A potential connection between fibrinaloid microclots and the development of atrial fibrillation (AF) has been uncovered by recent research. AF is a common heart arrhythmia that has implications for global health. Clot formation within the atrial chamber is a known consequence of AF and contributes to the risk of strokes and coronary heart disease. Now, researchers are exploring the role of fibrinaloid microclots, which are small clots found in plasma or serum, in the development of AF.
These fibrinaloid microclots have an amyloid nature and are resistant to being dissolved, allowing them to persist in circulation. External stimuli, such as bacterial cell wall substances and the spike protein of SARS-CoV-2, can catalyze the formation of these microclots. The spike proteins produced by mRNA vaccines for COVID-19 could also potentially contribute to their formation. Once formed, these microclots can have cytotoxic effects, including hypoxia/reperfusion.
Understanding the mechanisms behind the development of fibrinaloid microclots is a focus of current research. Soluble fibrinogen, a key component in clot formation, undergoes polymerization to fibrin in the presence of the serine protease thrombin. Abnormal conformations of fibrin fibers, known as “dense matted deposits,” have been identified in chronic, inflammatory conditions. These fibers are resistant to being broken down and have been identified as amyloid.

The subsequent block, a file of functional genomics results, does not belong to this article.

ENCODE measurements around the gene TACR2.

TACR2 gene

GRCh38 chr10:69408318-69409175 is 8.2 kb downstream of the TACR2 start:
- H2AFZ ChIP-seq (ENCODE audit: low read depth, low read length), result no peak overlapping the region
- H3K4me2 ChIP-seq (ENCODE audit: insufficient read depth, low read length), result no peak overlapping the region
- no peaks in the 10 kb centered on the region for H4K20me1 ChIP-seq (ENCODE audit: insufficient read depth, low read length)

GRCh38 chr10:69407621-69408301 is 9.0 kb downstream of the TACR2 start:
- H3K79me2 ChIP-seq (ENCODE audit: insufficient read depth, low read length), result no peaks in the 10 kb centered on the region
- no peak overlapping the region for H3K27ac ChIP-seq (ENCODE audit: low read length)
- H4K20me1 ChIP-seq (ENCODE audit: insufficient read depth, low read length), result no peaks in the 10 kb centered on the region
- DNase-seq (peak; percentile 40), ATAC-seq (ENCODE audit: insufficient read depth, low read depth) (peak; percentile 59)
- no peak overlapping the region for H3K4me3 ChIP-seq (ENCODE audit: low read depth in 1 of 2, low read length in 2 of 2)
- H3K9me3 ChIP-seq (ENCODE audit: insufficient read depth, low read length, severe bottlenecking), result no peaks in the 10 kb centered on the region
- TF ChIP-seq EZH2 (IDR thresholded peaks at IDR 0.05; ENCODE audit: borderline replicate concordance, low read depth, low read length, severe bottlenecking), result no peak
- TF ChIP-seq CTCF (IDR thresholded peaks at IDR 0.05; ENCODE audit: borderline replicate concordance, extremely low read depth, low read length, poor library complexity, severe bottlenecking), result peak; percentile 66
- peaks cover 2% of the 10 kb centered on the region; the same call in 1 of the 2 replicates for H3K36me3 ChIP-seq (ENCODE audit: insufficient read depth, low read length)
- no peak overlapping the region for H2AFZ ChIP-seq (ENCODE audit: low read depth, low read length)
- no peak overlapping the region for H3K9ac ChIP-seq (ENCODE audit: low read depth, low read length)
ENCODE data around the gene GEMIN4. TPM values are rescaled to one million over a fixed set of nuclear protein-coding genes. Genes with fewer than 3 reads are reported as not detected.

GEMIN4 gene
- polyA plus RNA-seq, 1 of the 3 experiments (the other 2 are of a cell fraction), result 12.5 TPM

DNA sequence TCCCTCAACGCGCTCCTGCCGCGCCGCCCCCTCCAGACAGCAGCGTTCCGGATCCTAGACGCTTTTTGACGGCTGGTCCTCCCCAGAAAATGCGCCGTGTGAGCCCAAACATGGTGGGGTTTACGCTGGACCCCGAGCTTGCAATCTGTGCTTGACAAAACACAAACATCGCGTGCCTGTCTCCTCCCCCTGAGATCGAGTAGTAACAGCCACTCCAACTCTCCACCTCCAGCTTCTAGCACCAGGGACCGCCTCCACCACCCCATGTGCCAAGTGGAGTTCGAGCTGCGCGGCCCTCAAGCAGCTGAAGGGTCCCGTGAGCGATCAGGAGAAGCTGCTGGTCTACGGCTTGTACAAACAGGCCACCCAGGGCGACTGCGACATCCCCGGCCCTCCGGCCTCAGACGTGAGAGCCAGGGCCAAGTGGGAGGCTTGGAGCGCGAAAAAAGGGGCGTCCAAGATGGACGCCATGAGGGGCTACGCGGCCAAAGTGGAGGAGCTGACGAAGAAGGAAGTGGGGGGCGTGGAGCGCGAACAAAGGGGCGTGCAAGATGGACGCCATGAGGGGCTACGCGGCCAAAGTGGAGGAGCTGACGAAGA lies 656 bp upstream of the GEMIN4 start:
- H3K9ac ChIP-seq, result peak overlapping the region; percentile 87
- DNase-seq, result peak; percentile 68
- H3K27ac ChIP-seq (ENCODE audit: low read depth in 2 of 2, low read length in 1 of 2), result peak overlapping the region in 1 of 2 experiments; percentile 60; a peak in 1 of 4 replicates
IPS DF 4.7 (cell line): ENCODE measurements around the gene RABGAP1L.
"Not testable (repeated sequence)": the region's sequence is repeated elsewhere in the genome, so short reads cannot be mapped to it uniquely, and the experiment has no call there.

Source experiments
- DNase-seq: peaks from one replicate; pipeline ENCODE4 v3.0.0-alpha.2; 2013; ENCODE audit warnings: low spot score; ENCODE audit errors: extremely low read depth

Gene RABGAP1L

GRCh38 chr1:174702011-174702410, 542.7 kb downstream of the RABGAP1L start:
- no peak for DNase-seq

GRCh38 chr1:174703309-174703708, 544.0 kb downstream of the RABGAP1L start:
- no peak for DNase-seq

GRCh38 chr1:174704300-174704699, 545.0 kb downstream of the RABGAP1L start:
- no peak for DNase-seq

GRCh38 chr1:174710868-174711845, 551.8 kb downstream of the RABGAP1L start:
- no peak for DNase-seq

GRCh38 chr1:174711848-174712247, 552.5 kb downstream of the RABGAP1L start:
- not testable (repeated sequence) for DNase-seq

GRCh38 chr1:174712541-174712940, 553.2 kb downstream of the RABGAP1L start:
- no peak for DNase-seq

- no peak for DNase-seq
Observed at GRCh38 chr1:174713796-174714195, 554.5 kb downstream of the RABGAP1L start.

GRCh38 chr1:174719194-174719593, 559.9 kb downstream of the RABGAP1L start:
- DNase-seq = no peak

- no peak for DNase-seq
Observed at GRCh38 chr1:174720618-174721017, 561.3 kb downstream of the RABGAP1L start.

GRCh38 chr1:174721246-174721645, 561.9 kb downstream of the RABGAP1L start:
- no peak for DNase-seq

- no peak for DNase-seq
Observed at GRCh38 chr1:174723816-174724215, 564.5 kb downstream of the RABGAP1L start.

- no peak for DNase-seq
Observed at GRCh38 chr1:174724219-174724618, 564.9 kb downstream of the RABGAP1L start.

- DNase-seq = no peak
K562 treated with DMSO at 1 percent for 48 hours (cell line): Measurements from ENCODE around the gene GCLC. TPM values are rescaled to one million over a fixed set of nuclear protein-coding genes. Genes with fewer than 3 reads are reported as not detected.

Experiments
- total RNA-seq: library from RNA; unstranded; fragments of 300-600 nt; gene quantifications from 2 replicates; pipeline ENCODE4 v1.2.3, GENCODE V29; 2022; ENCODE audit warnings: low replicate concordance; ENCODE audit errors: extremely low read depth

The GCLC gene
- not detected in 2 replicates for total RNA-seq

Identifying risk factors for AF is crucial, and researchers are investigating the potential link between factors like age, gender, BMI, and fibrinaloid microclots. Lifestyle choices, such as alcohol consumption and exposure to particulate matter, may also play a role in AF development. Investigating the relationship between these risk factors and fibrinaloid microclots is essential for a comprehensive understanding of AF.
Chronic, inflammatory diseases share common features such as inflammation, oxidative stress, and iron dysregulation. The presence of fibrinaloid microclots in these diseases suggests a shared underlying cause. Infections, both viral and bacterial, have been implicated in the development of AF. Infections like community-acquired pneumonia and SARS-CoV-2 have been linked to new-onset AF, and long COVID increases the likelihood of AF. This complex relationship between infections, fibrinaloid microclots, and AF requires further investigation.
The emerging evidence suggests a significant role for fibrinaloid microclots in the development of AF. Understanding this connection has important implications for AF management and the development of new treatment approaches. Further research should focus on investigating the independent role of fibrinaloid microclots as a risk factor for AF, which could potentially reshape our approach to managing this prevalent heart arrhythmia.